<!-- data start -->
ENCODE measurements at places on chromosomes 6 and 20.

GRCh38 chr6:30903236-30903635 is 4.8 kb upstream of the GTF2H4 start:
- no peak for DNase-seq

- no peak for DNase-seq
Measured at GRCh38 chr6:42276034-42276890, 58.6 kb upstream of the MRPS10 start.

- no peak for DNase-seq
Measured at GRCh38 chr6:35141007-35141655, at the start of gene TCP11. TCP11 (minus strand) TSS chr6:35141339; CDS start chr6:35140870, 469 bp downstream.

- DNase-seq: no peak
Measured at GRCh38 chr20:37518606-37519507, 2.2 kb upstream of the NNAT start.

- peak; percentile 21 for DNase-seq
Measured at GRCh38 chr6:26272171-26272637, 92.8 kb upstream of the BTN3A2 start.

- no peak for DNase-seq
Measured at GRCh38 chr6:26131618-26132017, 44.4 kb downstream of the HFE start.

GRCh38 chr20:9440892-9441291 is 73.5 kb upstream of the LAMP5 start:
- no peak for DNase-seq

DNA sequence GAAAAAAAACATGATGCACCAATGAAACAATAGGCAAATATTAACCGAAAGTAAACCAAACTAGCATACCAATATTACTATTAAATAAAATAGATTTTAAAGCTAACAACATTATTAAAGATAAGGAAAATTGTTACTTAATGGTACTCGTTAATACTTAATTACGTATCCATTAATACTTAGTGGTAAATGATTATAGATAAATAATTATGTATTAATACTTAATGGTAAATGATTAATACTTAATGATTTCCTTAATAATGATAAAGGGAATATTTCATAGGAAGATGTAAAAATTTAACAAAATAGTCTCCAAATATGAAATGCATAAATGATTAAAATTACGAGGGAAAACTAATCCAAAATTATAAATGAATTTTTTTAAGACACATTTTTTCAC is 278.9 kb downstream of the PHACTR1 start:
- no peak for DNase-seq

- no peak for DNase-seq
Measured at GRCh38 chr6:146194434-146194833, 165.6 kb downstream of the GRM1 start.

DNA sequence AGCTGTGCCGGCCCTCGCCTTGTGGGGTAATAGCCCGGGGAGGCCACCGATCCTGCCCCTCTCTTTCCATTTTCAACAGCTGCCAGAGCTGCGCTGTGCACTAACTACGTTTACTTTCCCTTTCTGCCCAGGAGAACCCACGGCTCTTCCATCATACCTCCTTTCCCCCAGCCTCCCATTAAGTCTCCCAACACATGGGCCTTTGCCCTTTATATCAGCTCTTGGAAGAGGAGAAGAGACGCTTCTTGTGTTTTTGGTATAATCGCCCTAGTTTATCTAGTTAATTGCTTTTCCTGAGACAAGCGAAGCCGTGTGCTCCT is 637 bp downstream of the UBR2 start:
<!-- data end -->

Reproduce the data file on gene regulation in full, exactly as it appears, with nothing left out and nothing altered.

ENCODE measurements at places on chromosomes 6 and 20.

GRCh38 chr6:30903236-30903635 is 4.8 kb upstream of the GTF2H4 start:
- no peak for DNase-seq

- no peak for DNase-seq
Measured at GRCh38 chr6:42276034-42276890, 58.6 kb upstream of the MRPS10 start.

- no peak for DNase-seq
Measured at GRCh38 chr6:35141007-35141655, at the start of gene TCP11. TCP11 (minus strand) TSS chr6:35141339; CDS start chr6:35140870, 469 bp downstream.

- DNase-seq: no peak
Measured at GRCh38 chr20:37518606-37519507, 2.2 kb upstream of the NNAT start.

- peak; percentile 21 for DNase-seq
Measured at GRCh38 chr6:26272171-26272637, 92.8 kb upstream of the BTN3A2 start.

- no peak for DNase-seq
Measured at GRCh38 chr6:26131618-26132017, 44.4 kb downstream of the HFE start.

GRCh38 chr20:9440892-9441291 is 73.5 kb upstream of the LAMP5 start:
- no peak for DNase-seq

DNA sequence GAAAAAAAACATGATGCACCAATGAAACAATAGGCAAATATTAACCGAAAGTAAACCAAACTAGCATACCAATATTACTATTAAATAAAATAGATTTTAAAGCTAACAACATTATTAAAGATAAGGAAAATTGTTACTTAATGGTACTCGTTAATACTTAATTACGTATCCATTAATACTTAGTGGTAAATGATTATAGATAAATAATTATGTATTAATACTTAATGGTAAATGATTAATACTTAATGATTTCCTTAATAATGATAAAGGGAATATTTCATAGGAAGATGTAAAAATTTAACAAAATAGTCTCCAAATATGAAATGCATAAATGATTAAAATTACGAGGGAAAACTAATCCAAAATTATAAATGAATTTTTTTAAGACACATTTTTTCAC is 278.9 kb downstream of the PHACTR1 start:
- no peak for DNase-seq

- no peak for DNase-seq
Measured at GRCh38 chr6:146194434-146194833, 165.6 kb downstream of the GRM1 start.

DNA sequence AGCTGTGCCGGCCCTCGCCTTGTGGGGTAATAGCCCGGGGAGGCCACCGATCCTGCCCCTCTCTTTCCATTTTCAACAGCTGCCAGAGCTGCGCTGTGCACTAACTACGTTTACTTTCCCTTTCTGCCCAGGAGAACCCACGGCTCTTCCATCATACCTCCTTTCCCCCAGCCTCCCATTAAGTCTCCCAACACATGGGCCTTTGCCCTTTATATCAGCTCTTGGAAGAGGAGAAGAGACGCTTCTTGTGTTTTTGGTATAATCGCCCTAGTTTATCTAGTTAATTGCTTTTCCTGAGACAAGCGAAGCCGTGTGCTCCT is 637 bp downstream of the UBR2 start: